In the fourteen years since their first album, Atmosphere has created a unique cultural space for themselves. They’ve built up a huge audience on their own terms, and played a big part in putting Minneapolis on the map. For all they’ve done, though, it seems like everybody has a different idea as to what role they should be playing and what they do best. Personally, I try to stay away from placing these sorts of expectations on musicians – it just sets you up for disappointment. I don’t want them to repeat Overcast or Sevens Travels or anything else they’ve already done – I’ve got those albums. Just try something, and if it works, great. If not, at least you’re mixing things up and not rehashing past successes.

Listening to The Family Sign, it’s an interesting album, and not what I was expecting, having listened to recent EPs. Guitar and keyboard are much more front and center than on previous efforts. Atmosphere is actually credited as a four-piece unit on this album, including Erik Anderson on keys and Nick Collins on guitar, as opposed to the usual duo of emcee Slug and producer Ant. The result is and album that comes across as a singer-songwriter album as much as a hip hop album. There aren’t a lot of songs on here that are going to jump out and grab you with banging beats and catchy hooks, with the exception of “She’s Enough.” This is an album that will slowly grow on you. It’s full of stories, and in most cases Slug does a good job of painting pictures of relationships and exploring emotional connections between people. The only song I didn’t care for is “Bad Bad Daddy,” which from the title to the lyrics are just so far over the top in its portrayal of an abusive father that I can’t take it seriously. Fortunately, this is the exception and not the rule, and for the majority of the album Slug is a very good story teller. “Became” plays out almost like a Jack London short story in its tale of a camping trip gone wrong. The highs definitely outweigh the lows here.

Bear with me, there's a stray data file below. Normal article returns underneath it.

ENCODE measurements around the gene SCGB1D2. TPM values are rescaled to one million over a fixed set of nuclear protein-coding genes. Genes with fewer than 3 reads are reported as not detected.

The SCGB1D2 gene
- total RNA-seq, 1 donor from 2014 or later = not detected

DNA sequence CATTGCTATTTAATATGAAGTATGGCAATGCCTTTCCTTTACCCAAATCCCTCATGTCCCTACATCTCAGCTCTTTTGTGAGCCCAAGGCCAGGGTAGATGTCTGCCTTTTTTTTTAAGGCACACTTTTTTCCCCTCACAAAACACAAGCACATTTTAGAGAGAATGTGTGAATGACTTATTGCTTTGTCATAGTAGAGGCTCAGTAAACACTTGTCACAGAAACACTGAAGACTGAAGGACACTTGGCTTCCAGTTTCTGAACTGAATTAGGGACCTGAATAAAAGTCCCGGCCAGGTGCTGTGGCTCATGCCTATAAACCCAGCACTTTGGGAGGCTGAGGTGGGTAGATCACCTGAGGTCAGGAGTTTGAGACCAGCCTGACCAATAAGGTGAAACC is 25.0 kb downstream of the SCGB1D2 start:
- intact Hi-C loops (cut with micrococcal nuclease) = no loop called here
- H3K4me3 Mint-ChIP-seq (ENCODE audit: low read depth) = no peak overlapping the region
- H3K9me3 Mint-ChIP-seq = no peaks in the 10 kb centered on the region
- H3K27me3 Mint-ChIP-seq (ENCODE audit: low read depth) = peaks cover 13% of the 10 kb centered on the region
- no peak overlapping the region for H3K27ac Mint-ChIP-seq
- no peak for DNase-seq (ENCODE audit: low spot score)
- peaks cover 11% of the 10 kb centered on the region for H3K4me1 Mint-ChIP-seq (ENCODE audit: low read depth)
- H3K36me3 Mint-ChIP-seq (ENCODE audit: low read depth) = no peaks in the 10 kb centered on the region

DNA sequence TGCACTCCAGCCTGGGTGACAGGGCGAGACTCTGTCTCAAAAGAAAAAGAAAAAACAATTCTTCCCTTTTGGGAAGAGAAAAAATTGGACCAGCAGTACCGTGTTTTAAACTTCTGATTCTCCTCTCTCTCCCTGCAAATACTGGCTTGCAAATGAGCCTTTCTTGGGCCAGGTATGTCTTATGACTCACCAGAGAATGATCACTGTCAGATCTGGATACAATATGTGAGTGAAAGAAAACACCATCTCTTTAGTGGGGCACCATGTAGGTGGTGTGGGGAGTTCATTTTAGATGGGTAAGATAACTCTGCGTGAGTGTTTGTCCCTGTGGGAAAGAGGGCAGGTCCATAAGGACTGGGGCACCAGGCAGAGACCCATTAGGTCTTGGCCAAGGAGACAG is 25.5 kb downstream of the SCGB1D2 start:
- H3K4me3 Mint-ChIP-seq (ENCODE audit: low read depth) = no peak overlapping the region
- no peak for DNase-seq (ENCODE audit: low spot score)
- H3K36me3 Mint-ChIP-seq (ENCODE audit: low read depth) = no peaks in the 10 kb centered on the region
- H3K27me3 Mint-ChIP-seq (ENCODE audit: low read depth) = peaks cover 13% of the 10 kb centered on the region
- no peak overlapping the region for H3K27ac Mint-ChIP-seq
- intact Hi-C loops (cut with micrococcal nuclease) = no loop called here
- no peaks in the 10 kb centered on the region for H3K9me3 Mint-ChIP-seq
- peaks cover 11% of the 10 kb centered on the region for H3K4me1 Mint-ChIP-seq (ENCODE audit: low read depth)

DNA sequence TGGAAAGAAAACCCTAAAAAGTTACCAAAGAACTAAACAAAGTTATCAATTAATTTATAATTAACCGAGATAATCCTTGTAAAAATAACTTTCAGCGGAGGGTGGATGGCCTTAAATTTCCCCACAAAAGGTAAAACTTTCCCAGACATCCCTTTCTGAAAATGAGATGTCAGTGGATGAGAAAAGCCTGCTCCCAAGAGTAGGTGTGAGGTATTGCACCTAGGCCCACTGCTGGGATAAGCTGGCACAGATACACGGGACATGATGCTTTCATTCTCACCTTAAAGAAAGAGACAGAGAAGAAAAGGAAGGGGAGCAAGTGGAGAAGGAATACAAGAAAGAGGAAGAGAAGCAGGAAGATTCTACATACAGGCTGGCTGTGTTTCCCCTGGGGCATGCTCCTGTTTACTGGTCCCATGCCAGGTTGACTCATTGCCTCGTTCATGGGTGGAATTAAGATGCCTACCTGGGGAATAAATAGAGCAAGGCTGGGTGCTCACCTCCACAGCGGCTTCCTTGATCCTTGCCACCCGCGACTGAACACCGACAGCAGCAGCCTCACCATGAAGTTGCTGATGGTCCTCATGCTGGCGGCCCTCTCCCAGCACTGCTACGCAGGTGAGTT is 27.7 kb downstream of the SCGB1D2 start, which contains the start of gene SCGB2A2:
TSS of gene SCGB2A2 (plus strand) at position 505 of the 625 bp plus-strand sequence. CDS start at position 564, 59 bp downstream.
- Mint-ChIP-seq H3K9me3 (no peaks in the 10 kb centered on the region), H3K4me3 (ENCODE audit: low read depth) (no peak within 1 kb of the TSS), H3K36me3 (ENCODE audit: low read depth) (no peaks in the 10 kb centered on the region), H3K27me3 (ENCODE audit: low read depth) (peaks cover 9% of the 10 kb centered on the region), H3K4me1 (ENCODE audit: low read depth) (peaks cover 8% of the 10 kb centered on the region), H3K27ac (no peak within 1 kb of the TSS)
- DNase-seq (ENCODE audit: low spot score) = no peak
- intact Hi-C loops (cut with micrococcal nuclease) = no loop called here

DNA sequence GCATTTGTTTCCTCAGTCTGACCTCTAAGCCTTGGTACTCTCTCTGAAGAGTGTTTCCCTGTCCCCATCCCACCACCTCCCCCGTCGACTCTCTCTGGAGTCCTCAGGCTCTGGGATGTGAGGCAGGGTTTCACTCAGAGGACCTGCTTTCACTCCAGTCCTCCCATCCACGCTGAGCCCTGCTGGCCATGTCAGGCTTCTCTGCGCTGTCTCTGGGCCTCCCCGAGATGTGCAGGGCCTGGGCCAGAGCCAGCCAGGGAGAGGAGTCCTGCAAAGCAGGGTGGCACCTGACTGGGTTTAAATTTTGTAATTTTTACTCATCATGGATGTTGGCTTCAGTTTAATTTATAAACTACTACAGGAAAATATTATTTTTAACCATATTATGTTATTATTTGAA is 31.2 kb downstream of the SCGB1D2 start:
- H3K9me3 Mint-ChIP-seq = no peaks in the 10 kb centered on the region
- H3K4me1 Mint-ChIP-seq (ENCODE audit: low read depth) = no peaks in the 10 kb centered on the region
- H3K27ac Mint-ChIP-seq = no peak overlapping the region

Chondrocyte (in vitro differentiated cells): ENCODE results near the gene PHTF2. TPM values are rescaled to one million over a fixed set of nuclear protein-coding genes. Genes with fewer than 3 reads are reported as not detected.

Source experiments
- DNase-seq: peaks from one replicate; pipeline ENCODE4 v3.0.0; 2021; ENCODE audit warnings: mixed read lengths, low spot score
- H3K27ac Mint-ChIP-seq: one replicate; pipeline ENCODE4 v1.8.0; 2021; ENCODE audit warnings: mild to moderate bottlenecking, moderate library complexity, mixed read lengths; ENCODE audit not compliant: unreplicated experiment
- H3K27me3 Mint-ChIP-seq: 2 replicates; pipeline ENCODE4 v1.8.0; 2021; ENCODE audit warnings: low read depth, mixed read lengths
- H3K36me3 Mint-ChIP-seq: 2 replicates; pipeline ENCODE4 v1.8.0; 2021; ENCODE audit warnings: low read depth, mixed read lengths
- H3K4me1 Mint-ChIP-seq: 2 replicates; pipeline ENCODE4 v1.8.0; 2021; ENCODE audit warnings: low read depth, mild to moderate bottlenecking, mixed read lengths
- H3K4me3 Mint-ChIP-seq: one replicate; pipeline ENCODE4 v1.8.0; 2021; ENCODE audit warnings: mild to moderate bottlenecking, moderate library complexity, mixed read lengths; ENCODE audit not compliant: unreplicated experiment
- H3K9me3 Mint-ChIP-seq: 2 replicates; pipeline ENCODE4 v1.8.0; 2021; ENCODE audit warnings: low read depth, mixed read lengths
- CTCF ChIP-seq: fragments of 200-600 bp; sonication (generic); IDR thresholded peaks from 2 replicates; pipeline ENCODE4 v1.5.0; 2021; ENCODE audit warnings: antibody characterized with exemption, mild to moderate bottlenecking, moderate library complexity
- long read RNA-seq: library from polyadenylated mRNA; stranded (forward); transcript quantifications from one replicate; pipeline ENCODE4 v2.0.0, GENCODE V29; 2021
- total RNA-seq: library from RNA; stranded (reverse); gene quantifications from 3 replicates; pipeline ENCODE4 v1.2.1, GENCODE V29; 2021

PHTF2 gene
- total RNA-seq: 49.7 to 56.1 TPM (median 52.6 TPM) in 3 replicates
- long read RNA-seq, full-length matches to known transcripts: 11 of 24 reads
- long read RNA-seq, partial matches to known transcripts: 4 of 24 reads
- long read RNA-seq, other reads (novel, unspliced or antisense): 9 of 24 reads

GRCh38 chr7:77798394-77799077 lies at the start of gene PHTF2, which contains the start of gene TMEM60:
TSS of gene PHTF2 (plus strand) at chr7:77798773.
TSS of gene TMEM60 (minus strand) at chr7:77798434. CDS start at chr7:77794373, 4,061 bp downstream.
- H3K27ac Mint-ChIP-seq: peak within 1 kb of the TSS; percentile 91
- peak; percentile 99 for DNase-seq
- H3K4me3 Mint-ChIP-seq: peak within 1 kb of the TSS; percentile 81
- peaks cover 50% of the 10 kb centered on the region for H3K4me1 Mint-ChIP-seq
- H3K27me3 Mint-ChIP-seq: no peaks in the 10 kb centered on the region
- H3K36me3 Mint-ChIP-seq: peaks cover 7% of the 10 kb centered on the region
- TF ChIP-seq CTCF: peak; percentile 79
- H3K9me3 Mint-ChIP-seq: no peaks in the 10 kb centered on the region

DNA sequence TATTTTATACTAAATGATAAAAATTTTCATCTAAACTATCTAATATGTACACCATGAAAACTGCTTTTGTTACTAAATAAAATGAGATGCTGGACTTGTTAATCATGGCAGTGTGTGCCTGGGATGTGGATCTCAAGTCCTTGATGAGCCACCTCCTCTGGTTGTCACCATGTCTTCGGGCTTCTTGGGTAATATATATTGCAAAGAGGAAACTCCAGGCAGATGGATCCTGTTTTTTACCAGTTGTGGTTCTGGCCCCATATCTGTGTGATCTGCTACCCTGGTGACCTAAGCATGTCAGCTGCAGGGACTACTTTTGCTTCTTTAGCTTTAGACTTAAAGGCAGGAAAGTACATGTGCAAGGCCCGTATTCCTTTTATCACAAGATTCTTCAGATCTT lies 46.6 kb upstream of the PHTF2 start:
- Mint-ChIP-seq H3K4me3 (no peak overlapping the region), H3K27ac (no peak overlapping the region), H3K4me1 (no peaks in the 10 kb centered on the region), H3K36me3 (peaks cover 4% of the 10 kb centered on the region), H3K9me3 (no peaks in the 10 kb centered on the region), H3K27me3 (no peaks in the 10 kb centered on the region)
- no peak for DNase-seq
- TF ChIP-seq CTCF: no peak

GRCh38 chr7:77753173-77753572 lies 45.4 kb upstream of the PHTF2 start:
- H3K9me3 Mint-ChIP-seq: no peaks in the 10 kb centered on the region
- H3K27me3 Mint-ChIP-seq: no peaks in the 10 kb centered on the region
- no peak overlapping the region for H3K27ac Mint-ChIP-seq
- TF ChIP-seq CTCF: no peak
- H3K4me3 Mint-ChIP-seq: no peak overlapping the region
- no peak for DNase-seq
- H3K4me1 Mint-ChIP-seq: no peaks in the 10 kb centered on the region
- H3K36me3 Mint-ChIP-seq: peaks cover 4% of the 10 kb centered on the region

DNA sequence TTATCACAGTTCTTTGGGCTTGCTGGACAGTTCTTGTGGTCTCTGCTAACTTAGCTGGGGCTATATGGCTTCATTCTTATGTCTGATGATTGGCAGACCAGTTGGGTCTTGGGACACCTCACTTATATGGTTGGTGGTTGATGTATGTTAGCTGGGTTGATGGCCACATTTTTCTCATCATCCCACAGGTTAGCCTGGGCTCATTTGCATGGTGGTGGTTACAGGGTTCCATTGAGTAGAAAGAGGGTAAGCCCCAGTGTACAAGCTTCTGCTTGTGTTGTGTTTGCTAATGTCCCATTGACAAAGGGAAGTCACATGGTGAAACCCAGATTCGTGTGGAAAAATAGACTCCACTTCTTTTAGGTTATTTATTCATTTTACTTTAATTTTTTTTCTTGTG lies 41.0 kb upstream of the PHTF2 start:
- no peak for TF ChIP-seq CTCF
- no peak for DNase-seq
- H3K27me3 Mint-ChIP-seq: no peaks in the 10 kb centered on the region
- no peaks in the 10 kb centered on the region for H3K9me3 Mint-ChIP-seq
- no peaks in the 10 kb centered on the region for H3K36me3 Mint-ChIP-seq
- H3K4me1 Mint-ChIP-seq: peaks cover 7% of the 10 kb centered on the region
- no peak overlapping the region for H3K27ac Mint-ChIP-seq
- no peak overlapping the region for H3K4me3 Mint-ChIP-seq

Atmosphere garnered a devoted fan base, and they’ve been very good to their fans over the years. On an album titled The Family Sign, I was expecting more of a celebration of fans and musicians as family, not such a dark and introspective collection of songs. Once I was able to clear these expectations from my head and give it fresh ears, The Family Sign does reward patient listeners. I wasn’t blown away like the first time I put on “Cats Vans Bags,” but I have a feeling that The Family Sign is going to slowly work its way into my rotation. As for the celebration, I’ll see them on tour, where I’m sure they’ve already gotten things under way.